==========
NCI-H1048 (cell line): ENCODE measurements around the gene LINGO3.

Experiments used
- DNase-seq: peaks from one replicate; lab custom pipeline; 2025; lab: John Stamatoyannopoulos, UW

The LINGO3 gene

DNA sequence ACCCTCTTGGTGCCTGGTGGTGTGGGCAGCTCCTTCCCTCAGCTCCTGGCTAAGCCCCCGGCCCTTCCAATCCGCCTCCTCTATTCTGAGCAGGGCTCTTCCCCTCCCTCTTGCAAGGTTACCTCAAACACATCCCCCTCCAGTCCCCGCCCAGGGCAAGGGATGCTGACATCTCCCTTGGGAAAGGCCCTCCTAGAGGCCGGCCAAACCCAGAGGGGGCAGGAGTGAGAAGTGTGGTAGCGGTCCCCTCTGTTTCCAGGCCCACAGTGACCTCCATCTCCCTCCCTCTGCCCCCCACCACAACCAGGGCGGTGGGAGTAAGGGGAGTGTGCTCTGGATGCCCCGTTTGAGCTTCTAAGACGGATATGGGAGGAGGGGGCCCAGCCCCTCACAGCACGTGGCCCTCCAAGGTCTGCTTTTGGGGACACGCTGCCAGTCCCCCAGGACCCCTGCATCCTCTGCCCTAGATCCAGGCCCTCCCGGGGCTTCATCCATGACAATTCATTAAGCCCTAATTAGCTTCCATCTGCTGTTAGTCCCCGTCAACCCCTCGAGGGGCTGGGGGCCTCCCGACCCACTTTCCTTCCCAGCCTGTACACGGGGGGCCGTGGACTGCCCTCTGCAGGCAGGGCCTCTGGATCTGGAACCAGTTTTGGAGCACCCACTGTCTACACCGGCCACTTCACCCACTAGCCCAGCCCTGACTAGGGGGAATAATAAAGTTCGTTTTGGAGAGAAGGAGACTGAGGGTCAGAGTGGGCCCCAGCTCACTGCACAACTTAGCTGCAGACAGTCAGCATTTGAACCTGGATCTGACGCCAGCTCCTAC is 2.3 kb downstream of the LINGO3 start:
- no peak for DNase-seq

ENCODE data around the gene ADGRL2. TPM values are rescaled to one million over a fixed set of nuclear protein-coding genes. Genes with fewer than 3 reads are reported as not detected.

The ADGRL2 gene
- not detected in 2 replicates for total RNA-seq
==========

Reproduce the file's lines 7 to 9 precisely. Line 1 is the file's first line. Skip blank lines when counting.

ENCODE data around the gene ADGRL2. TPM values are rescaled to one million over a fixed set of nuclear protein-coding genes. Genes with fewer than 3 reads are reported as not detected.

The ADGRL2 gene
- not detected in 2 replicates for total RNA-seq